Tax Changes and Estate Planning

Tax Changes and Estate Planning

How the Recent Tax Changes Impact Your Estate Planning

Estate planning is something that many people put off doing. And with the recent passage of the Tax Cuts and Jobs Act, those same people may feel that they can push estate planning even further down their list of priorities.

Under this new tax plan, individuals can give away up to $11.2 million when they die without having to pay estate or gift tax, and couples can give away up to $22.4 million. While this may be welcome news for the super wealthy, most Americans didn’t have to worry about estate tax even before the new law went into effect. For most, estate planning has nothing to do with avoiding estate tax.

Estate planning is all about passing on your wisdom and values, along with your assets, minimizing the headaches and heartaches in the process. For most people, this includes  avoiding the probate process, ensuring you have a plan in place should you become ill or incapacitated, managing assets to pass to your dependents, legacy gifting for charities, and providing security for a surviving partner, spouse, or other loved ones.

So, while you should not put off estate planning just because of the new tax laws, some of the changes may impact your decisions as you plan for the future.

Discover how the Hammond Law Group’s estate planning professionals can help you navigate the new tax laws.

First, the Basics

Every tax payer is going to feel some impact from the new tax laws. All of the income tax rates were lowered, some of them by a couple of percentage points, and the tax brackets have been revised as well. For example, a married couple that earns $170,000 and files their taxes jointly will fall in the 24 percent tax bracket for 2018. Last year, that couple was in the 28 percent bracket.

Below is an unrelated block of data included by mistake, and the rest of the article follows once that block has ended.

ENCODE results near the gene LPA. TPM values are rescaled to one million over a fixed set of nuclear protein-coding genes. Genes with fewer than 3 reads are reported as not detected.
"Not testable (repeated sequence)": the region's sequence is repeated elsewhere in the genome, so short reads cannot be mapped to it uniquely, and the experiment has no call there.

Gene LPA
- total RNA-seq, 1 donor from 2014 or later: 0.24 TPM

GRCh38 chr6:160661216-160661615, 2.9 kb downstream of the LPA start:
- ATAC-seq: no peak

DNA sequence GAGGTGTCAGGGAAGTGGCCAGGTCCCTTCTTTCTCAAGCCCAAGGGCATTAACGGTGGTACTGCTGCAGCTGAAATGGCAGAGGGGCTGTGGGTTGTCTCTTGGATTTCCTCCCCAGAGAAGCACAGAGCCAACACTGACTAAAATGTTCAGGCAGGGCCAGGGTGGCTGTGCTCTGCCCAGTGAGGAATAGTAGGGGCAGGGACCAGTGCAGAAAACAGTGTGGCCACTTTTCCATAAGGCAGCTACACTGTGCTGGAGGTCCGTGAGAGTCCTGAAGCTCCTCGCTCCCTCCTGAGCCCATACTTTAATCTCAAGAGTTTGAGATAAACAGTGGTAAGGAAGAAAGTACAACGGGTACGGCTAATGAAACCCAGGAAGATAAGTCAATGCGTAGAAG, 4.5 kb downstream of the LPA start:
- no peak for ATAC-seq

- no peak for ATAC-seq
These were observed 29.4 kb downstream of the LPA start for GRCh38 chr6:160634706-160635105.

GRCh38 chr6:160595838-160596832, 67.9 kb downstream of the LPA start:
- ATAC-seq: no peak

The first surprise will likely be with the personal exemptions and deductions.

“People are used to taking exemptions for themselves and then their kids as dependents – those have all gone away,” said Mark Geris of Geris Zebarth, Inc. “As a supplement for getting rid of the deductions, they added a more robust child credit, and it doesn’t get phased out by income,” said Geris.

“In addition, the standard deduction was basically doubled, and there have also been changes made to the itemized deductions. The miscellaneous itemized deductions have been removed, while the state and local income tax (SALT) deduction has been revised. Previously, there was no maximum for this deduction. Now, the most you can deduct in one year is $10,000.

“For people in Colorado, this change is probably not a big deal unless you are a really high earner and you pay a lot of state tax. For states that don’t have income taxes and have high property taxes, you could lose a pretty good chunk on your itemized deductions.”

Tax Changes that Impact Estate Planning

In addition to the increase in the estate tax exemption (which we’ve already mentioned won’t impact 99 percent of all Americans), individuals can now give up to $15,000 to another individual without using their any of their lifetime exemption. That’s up $1000 from last year, and married couples can gift $30,000.

There is some concern that legacy donations may see a decrease due to these increases in estate and gift tax rates. In a likely effort to alleviate these possible declines, the recent tax law raises the amount one can claim as a charitable deduction from 50 percent to 60 percent of adjusted gross income. However, Catherine Hammond, attorney with the Hammond Law Group, doesn’t believe most legacy gifts are motivated by tax savings.